Your browser is no longer supported

For the best possible experience using our website we recommend you upgrade to the newest version of your browser.

Your browser appears to have cookies disabled. For the best experience of Construction News, please enable cookies in your browser.

Welcome to the Construction News site. As we have relaunched, you will have to sign in once now and agree for us to use cookies, so you won't need to log in each time you visit our site.
Learn more

MEWPs: Why an emergency rescue plan is vital

Consider the possible consequences if you are working at height in a MEWP and you became injured or ill?

Would you have the knowledge to rescue yourself and would people on the ground be available and trained to safely lower the platform if you were unable to?

As a first step – and bearing in mind that there are hundreds of different types of MEWP available – it is vital that operators are familiar with the actual machine they are using.

This can be achieved by self-familiarisation using the operator’s manual supplied with the machine or it can generally be provided by the rental company that the equipment has been hired from.

Rescue plan

It is also vital that a rescue plan is in place.

Important guidance about developing and implementing a rescue plan is covered in Part 2 of the ‘Best Guidance Guide For MEWPs Avoiding Trapping/Crushing Injuries To People In The Platform’.

This guide has been produced by the Strategic Forum for Construction Plant Safety and is available at www.ipaf.org

Information in a rescue plan should include the following:

  • The ground key for the MEWP should be left in the base unit where this is practicable, or at least quickly available at ground level if not.
  • While a MEWP manoeuvre is taking place at least one designated ground rescue person should be appointed who knows the rescue procedure and is familiar with the MEWP being used (including emergency rescue controls). They should always be readily available in an emergency.
  • Decide who should effect the rescue and how: this depends on the complexity of the operation and therefore the relative risk of effecting a rescue from the ground compared to the risk of an operator, possibly in a state of panic, trying to rescue himself.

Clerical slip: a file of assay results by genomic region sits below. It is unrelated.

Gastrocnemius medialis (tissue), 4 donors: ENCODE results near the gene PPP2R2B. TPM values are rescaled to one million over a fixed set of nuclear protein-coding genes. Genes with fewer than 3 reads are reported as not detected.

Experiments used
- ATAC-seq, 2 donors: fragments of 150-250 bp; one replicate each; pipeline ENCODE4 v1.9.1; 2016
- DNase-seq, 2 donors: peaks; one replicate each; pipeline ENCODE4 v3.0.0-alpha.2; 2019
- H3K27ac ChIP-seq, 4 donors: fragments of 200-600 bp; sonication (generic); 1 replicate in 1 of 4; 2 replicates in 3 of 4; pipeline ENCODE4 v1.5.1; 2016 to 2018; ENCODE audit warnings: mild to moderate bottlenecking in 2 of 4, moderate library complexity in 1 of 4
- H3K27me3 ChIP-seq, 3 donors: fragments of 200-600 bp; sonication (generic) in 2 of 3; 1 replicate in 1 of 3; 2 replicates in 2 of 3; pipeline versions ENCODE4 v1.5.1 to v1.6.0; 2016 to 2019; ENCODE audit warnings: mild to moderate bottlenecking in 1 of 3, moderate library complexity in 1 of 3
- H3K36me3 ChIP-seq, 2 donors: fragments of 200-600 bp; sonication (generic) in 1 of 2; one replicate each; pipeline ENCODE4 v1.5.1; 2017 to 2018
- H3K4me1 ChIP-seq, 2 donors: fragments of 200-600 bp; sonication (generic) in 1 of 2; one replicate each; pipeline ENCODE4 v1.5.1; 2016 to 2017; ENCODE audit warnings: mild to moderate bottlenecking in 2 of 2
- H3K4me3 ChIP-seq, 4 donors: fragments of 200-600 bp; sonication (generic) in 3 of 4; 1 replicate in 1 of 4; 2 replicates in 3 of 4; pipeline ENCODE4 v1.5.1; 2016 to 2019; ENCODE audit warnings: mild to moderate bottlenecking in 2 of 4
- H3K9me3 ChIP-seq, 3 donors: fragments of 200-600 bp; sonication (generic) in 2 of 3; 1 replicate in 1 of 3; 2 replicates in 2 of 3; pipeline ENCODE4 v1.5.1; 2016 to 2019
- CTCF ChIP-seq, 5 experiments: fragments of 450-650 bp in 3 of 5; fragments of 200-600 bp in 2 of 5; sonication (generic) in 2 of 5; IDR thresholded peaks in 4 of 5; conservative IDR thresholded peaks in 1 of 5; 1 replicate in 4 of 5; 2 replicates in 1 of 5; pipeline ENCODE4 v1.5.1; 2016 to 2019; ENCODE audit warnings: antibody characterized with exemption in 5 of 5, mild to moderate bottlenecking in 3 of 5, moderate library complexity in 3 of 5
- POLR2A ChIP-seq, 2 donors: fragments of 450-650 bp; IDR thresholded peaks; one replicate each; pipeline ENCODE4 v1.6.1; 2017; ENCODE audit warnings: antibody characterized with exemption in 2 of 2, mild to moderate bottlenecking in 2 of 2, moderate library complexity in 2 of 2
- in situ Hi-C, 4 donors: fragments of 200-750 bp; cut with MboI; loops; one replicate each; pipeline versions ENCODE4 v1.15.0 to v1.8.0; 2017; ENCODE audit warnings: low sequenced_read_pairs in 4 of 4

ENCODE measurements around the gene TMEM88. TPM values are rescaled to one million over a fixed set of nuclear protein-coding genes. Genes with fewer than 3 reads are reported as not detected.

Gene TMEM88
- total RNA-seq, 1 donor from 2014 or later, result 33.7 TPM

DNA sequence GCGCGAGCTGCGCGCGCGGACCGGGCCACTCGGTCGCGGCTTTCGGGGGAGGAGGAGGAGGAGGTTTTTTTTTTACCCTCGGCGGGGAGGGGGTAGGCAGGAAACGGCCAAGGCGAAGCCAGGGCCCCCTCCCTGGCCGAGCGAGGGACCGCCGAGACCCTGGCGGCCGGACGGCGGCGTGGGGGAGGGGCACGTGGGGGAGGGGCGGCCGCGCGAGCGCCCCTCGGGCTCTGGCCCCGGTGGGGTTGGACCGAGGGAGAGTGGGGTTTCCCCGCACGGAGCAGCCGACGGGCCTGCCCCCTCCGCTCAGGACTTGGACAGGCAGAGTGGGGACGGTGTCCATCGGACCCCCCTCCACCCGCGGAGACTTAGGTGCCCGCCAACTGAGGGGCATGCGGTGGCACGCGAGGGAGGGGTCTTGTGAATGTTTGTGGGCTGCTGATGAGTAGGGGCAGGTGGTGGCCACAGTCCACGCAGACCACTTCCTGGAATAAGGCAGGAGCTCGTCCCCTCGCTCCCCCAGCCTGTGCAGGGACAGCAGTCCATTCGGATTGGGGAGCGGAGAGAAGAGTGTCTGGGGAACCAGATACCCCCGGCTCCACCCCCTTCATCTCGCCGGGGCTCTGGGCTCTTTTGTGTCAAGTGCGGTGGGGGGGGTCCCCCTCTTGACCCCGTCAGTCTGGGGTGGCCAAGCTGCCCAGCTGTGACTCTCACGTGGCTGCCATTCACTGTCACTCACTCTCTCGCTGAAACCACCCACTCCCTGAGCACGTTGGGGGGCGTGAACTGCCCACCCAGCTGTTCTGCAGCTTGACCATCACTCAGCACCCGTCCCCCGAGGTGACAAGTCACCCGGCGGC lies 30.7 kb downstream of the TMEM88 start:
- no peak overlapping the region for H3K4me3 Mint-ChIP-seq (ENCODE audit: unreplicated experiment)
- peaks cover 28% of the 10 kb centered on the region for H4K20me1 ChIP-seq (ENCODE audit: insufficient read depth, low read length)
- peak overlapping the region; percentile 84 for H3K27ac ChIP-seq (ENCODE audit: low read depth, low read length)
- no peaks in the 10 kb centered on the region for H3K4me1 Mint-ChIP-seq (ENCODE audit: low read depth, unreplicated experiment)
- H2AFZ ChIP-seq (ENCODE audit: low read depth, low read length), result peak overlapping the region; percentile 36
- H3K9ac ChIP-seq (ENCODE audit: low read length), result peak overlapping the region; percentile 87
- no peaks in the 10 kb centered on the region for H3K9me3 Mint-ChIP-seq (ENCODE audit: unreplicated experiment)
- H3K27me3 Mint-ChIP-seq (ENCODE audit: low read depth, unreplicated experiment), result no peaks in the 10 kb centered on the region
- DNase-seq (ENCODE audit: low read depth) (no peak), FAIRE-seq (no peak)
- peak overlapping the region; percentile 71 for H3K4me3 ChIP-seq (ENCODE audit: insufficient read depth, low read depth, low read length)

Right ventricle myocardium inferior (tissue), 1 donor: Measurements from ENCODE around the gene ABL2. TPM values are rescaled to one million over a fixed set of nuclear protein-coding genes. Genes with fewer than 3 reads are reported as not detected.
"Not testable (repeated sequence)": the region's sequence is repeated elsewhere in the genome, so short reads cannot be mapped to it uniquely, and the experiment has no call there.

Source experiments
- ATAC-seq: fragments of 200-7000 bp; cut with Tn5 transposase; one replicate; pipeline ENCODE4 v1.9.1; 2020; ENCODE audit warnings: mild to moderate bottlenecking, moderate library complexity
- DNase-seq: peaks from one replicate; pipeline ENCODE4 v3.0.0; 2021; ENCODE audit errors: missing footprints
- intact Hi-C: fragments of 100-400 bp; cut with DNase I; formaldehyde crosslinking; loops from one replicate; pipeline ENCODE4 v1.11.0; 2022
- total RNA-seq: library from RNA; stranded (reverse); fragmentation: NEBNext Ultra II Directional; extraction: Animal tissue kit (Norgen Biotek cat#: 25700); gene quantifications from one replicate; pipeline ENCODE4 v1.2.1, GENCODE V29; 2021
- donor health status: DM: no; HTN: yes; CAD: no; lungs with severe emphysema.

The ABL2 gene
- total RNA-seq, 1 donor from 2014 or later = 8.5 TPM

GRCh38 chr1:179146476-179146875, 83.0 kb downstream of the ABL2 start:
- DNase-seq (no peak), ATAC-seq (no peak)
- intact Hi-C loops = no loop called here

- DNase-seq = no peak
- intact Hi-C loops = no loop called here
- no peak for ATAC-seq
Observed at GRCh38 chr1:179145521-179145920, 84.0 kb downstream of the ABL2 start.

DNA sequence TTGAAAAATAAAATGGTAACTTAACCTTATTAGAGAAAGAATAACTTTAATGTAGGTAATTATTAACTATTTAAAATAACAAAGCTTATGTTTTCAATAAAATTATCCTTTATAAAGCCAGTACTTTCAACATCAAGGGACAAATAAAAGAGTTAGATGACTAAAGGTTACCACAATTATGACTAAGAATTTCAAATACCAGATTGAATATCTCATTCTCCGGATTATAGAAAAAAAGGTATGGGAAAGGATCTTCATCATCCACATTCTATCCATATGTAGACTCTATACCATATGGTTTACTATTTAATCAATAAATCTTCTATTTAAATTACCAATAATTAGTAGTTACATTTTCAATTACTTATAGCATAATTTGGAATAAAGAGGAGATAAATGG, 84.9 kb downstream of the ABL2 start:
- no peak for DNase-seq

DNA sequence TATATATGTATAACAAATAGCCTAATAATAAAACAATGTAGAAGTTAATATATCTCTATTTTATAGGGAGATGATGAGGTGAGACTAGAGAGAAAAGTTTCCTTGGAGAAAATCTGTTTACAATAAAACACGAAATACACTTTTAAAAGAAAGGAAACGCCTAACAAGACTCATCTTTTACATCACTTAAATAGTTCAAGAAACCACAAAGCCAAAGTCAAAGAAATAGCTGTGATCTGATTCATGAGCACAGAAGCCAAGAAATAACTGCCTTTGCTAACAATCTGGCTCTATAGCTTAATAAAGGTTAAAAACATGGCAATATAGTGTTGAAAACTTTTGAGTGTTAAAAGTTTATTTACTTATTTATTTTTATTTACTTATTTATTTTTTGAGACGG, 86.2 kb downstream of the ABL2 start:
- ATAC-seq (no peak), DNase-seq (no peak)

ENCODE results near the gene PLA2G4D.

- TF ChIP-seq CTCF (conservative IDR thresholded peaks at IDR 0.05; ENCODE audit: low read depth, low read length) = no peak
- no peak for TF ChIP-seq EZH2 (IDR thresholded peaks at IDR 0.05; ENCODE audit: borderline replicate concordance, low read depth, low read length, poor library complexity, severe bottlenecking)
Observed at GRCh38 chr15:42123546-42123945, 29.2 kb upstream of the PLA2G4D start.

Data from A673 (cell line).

• A system must be in place to identify that an operator may have become trapped, particularly for lone workers working close to an overhead structure. This needs very careful consideration if the operator cannot be seen from the ground. Operators must take advice if such a system has not been put in place when a risk of entrapment is present.

The order of priority in effecting a rescue should be:

  • Operator: the operator, or other competent people in the basket, should try to rescue themselves by re-tracing the steps they took in reverse order.
  • Ground staff: if visibility and understanding of the situation from the ground are good, ground staff should effect a rescue using the ground controls in the following order: auxiliary power at first which gives the slowest and most controlled manoeuvre of the boom until it is obvious that the basket is clear of any obstructions at height; and powered descent once clear of obstructions to maximise the speed of recovery.
  • Another MEWP: In some situations the use of another MEWP to gain access to the platform may be the safest option. This will only be acceptable if such a rescue has been planned and includes means of transferring between platforms which prevents anyone falling.

Brian Parker is business development manager, technical support, at AFI

Have your say

You must sign in to make a comment

Please remember that the submission of any material is governed by our Terms and Conditions and by submitting material you confirm your agreement to these Terms and Conditions. Links may be included in your comments but HTML is not permitted.